International trade is raining on solar's parade. Tariff wars between China, the U.S., and other countries have kept renewable energy costs artificially high, stunting green global growth. But with a new international agreement on the table, the sun could soon come out for solar trade. Let's take a look at the problem, the solution, and the future impact on worldwide renewable energy.

The problem
When it comes to renewable energy, everyone's trying to go green to make green. Renewable energy is a rapidly growing field, and countries are willing to subsidize and support to make sure their domestic industries grab the biggest slice of the renewable energy pie.

Nowhere is this more true than with China-U.S. solar trade. Things first heated up in October 2011, when U.S.-based SolarWorld filed an "anti-dumping and countervailing duty petition" on $4 billion worth of Chinese solar cells. Essentially, SolarWorld accused China of subsidizing its solar production and "dumping" cheap supply in U.S. markets -- a death knell for any U.S. solar producer -- and demanded an import tax to keep prices comparable.


The petition was the spark that started a much larger fire, and the two countries have been waging bureaucratic war ever since. China fought back with its own $2 billion petition targeting U.S. polysilicon, a key ingredient in solar cells, eventually levying a prohibitive 57% tax on poor polysilicon.

The U.S. Commerce Department is now investigating four separate Chinese solar components, and they're likely to find China at fault for every single one. And just this past week, China promised to knock off the sole remaining loophole allowing Chinese companies to import U.S., E.U., and South Korean polysilicon. It's a solar stalemate.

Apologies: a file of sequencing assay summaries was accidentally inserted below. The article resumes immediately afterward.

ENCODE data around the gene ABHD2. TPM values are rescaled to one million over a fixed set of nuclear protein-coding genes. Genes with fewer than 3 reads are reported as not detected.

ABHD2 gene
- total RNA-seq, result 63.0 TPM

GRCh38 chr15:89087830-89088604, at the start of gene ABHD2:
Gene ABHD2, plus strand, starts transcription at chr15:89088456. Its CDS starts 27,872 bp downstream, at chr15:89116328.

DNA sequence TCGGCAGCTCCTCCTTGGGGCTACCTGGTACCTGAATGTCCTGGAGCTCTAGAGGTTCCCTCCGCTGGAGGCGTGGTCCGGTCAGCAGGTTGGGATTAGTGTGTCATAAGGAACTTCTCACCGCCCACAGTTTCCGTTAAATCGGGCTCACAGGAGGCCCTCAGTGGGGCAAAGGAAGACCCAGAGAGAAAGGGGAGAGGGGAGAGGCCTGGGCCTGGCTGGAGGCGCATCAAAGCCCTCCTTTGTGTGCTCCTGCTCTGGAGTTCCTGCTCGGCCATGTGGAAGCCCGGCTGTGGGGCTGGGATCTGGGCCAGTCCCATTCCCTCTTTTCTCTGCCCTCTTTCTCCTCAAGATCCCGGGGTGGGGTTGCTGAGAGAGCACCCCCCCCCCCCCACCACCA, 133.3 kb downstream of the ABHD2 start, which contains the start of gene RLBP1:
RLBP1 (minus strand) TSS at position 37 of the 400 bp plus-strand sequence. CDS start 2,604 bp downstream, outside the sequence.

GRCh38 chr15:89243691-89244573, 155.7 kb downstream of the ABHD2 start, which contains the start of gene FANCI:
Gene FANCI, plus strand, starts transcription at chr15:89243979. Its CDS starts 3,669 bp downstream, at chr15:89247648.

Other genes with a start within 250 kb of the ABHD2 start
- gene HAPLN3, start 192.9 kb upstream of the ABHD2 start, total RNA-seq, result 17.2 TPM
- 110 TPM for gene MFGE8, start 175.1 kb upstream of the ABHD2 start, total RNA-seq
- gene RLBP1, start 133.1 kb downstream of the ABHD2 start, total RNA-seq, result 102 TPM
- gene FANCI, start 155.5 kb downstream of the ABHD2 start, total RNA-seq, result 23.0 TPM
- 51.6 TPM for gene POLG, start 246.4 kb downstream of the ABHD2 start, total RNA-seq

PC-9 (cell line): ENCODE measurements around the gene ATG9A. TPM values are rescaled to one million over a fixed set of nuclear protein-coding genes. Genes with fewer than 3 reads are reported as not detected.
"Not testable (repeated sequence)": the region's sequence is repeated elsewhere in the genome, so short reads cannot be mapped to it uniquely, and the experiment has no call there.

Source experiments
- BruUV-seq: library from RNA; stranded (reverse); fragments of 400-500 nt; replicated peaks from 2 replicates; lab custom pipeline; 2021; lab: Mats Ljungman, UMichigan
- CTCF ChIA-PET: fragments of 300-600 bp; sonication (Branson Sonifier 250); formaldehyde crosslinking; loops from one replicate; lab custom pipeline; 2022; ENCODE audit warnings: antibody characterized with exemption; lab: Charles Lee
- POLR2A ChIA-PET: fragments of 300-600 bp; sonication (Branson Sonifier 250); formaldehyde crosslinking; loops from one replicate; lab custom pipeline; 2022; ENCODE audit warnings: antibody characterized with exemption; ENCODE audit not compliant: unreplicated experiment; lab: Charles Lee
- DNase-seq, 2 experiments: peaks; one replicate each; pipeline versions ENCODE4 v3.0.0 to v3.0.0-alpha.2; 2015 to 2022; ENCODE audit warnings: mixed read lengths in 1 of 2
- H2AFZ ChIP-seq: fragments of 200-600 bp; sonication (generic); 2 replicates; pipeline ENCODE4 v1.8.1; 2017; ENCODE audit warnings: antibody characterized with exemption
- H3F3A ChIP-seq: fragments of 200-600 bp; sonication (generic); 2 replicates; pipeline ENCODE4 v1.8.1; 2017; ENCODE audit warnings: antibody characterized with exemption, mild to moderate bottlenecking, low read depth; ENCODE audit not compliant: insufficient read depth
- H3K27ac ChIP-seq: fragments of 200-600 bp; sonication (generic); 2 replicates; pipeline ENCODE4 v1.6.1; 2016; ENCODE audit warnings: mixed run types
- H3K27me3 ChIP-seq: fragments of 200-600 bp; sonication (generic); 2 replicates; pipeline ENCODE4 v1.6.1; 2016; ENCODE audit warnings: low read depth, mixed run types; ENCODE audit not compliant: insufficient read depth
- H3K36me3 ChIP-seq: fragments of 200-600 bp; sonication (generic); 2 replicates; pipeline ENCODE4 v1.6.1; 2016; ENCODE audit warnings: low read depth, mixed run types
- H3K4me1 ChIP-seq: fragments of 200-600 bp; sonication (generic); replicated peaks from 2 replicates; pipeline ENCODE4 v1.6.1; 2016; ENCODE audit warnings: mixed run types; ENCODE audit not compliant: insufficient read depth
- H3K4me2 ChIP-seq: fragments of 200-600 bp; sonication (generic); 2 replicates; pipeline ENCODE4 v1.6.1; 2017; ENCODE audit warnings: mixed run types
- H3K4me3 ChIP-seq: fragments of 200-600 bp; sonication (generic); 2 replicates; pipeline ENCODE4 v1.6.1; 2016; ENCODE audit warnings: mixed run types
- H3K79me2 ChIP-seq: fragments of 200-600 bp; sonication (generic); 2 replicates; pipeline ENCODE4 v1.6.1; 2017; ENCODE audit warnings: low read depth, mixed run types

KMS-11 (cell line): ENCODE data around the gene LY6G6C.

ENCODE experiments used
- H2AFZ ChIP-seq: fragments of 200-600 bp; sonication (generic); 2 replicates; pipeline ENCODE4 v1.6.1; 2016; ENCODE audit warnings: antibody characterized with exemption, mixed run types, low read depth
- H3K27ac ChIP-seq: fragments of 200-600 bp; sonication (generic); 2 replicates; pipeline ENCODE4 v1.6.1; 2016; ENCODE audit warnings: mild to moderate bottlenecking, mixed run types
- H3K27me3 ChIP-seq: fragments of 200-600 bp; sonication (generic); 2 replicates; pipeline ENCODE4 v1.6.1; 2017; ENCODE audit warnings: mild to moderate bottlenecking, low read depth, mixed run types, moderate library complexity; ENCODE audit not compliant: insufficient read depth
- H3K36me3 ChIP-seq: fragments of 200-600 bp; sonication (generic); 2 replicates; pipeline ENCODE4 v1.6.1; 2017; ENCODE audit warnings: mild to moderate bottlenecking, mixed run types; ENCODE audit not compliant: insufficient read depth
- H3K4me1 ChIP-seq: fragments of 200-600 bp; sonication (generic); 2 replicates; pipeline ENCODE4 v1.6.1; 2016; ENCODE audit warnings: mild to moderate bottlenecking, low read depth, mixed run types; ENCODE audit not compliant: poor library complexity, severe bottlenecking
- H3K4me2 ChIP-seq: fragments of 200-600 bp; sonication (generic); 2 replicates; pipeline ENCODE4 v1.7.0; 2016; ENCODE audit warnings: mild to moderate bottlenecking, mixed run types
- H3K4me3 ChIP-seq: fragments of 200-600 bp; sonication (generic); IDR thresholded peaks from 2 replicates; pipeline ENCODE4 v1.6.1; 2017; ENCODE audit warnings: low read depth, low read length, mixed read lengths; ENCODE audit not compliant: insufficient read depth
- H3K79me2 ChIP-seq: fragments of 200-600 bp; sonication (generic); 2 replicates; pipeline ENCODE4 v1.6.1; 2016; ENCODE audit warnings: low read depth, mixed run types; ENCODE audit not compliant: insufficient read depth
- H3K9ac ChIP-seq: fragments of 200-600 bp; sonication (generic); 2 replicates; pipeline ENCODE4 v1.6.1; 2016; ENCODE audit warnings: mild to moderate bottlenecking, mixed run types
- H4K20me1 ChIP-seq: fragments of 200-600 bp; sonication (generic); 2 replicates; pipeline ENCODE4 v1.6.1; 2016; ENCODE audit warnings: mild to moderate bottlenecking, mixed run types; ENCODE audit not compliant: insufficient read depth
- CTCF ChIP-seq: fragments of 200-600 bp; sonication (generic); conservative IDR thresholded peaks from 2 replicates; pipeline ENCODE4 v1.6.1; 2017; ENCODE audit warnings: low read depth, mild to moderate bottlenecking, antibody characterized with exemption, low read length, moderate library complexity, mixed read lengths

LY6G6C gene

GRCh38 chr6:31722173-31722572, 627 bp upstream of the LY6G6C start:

The solution


With tit-for-tat trade wars going nowhere, solar trade proponents are taking their talk elsewhere. In an unprecedented push to support solar and renewable energy trade, most of the largest countries in the world are currently in talks to create a free trade agreement on environmental goods and services.

The agreement follows in the footsteps of a similar Asia-Pacific arrangement enacted last year, but this latest round of negotiations promises bigger and better things.

First, the group of 14 countries or unions includes China, the U.S., and the E.U., a "who's who" list of renewable energy production and trade. Second, this latest agreement is intended to expand the previous agreements' 54 covered environmental goods to 411 identified by the World Trade Organization (WTO). That's an important step to ensure that countries don't just cherry-pick components on a country-by-country basis (e.g. grabbing cells from South Korea and modules from Malaysia).

The future
Unfortunately, the solar war isn't over yet. Despite the expanded reach of this latest round of talks, there's still an economic elephant in the negotiation room. Ferdi, an international development research group, points out that countries are still refusing to put their competitive cards on the table.

Of the current list of environmental goods, the average current tariff weighs in at a paltry 1.8% -- hardly the 57% polysilicon tax that's keeping America's product out of China. And even if everyone agrees to expand the current list to the 411 WTO-flagged items, the result would still be something comparable to a 3.4% tax, just half the tax of non-flagged environmental goods.

The Brookings Institution, an independent research group, stresses that this agreement must also extend beyond taxes. "Non-tariff barriers" are the bread-and-butter of the U.S.-China solar trade war. Anti-dumping measures, countervailing duties, price limits, and export subsidies are all non-tariff barriers, and none are included in current talks.

No solar settlement yet
Unfortunately, multilateral trade agreements are often whittled down to their lowest common denominator. With global environmental goods trade valued at $1 trillion, it's depressingly simple to see how easily vested interests can derail any free trade deal. But these latest talks are good, and they do bring the U.S. and China a small step closer to a solar settlement. With renewable energy costs continuing to decline worldwide, global trade can and will play an increasingly important role in the quest for a cleaner tomorrow -- tariffs or not.